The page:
“You’ll feel the worm coming over clumps of grass, and as it falls you’ll just lose contact with it, and that’s when they’ve got it,” Mansue said.

Well, hay there

Description: Hay grass, that stalky, golden brown vegetation sprouting in random clumps and lengthy stretches offers post-spawners the right kind of recovery habitat.

And just about all the creeks south of the Pendleton bridge hold plenty of this stuff.

“When those females get off the beds, they just want to rest and eat,” LeBrun said. “The hay grass gives them a secluded place to hang out and ambush stuff that’s mixed in the hay grass or swimming by.

“It’s like a hotel with an endless buffet.”

While windy, overcast conditions bode well for chunking and winding, LeBrun wants sunny, calm conditions when focusing on hay grass because it pulls bass tight to the cover where they’re more easily targeted.

How to Fish It: LeBrun punches hay grass with a V&M Cliff Pace Wild Craw beneath a ¾- to 1 ½-ounce Elite Tungsten punch weight.

This rig allows him to invade the fish’s space and quickly determine if they’re interested or not.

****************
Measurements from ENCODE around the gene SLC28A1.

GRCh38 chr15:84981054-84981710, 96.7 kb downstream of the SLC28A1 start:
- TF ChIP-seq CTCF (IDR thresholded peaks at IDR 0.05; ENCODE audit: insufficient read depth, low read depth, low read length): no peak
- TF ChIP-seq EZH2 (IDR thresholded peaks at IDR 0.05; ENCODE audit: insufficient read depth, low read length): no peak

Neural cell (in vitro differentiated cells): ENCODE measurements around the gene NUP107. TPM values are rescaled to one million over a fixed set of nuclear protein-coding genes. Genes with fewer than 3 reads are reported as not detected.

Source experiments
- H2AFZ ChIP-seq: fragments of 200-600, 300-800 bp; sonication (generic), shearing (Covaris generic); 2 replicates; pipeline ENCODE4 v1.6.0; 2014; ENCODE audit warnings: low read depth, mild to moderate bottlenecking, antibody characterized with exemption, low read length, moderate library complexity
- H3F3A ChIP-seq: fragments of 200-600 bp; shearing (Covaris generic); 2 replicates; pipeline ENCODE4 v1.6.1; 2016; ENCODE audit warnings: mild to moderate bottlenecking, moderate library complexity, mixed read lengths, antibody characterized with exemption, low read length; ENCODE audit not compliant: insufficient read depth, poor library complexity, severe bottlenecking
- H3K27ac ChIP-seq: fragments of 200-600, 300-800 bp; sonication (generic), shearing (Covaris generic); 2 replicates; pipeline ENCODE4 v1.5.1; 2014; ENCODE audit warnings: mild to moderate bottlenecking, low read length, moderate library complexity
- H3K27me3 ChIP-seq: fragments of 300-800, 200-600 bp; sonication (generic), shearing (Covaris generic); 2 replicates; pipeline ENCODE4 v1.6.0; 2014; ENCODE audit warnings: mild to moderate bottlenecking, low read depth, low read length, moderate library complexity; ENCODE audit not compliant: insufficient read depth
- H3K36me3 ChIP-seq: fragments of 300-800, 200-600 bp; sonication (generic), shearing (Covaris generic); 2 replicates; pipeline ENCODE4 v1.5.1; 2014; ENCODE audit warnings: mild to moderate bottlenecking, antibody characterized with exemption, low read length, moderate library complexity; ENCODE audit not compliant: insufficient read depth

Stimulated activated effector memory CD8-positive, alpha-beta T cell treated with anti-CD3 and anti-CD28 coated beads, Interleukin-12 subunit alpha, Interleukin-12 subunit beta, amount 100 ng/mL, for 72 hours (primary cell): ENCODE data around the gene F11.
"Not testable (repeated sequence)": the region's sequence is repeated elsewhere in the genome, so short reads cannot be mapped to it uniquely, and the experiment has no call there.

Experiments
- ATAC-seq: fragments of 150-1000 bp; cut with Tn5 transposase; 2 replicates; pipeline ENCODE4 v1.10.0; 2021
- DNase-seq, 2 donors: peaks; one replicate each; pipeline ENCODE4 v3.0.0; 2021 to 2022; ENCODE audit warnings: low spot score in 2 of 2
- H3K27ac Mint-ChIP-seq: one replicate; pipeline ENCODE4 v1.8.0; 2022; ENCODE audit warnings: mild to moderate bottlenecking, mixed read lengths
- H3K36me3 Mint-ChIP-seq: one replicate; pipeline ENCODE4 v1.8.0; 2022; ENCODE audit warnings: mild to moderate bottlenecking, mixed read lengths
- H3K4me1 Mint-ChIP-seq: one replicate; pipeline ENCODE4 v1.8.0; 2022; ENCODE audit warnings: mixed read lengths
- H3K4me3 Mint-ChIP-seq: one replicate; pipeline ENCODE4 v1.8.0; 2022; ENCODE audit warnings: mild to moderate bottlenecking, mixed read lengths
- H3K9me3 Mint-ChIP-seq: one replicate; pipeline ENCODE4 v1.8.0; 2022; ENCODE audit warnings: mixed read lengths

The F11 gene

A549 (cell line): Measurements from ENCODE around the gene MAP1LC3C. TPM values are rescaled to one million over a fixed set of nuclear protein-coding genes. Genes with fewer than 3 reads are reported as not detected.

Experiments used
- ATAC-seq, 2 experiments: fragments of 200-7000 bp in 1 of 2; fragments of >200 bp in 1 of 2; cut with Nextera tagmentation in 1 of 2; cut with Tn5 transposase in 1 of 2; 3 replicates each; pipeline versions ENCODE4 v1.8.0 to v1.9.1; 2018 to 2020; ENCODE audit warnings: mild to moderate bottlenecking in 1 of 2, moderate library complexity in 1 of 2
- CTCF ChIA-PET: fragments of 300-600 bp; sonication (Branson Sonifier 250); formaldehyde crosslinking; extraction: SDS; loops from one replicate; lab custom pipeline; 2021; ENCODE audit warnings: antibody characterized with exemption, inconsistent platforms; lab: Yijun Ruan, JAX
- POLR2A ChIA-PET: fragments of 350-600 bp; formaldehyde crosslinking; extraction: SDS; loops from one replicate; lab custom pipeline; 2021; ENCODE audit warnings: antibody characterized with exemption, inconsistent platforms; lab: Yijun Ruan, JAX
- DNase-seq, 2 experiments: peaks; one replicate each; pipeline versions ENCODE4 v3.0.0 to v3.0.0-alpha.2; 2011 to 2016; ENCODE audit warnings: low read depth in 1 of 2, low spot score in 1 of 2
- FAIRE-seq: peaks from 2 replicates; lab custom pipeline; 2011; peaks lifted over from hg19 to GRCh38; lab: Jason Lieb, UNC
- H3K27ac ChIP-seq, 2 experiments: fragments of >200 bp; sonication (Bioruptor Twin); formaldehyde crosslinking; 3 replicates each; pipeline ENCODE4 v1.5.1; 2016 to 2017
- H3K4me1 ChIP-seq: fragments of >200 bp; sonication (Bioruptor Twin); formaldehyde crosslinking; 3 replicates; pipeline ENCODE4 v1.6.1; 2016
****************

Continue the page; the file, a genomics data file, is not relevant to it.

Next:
“That punch weight gets down there to a few of the fish that aren’t going to bite a Senko or chase a spinnerbait,” LeBrun said. “I never beg a fish to bite, so I like to develop a rhythm and be very methodical. That way you’re not wasting a ton of time on one little area.

“You’re using a heavy enough weight to get it in there and get it out. You want to cover water, but you don’t want to have any missed opportunities. So it’s important to develop that right rhythm to be efficient.”

LeBrun said he wants his bait to fall smoothly to the bottom without having to work it through the cover with his rod.

Reaction bites are what he wants.

“The fish will either hit your bait on the way down, or the fish will follow the bait down to the bottom and pick it up as soon as it hits the bottom,” LeBrun explained. “When you raise the rod, it will feel spongy because they’re just sitting there with it.”

Get to the point

Description: Mansue targets long points just outside of major spawning grounds such as Six Mile Creek and Housen Bay.

Preferring points drop quickly into deeper water, and Mansue knows there won’t just be one or two fish in such spots.

“You can graph these spots, and when you find them stacked like that, you can run a crankbait through them and get them fired up,” he said.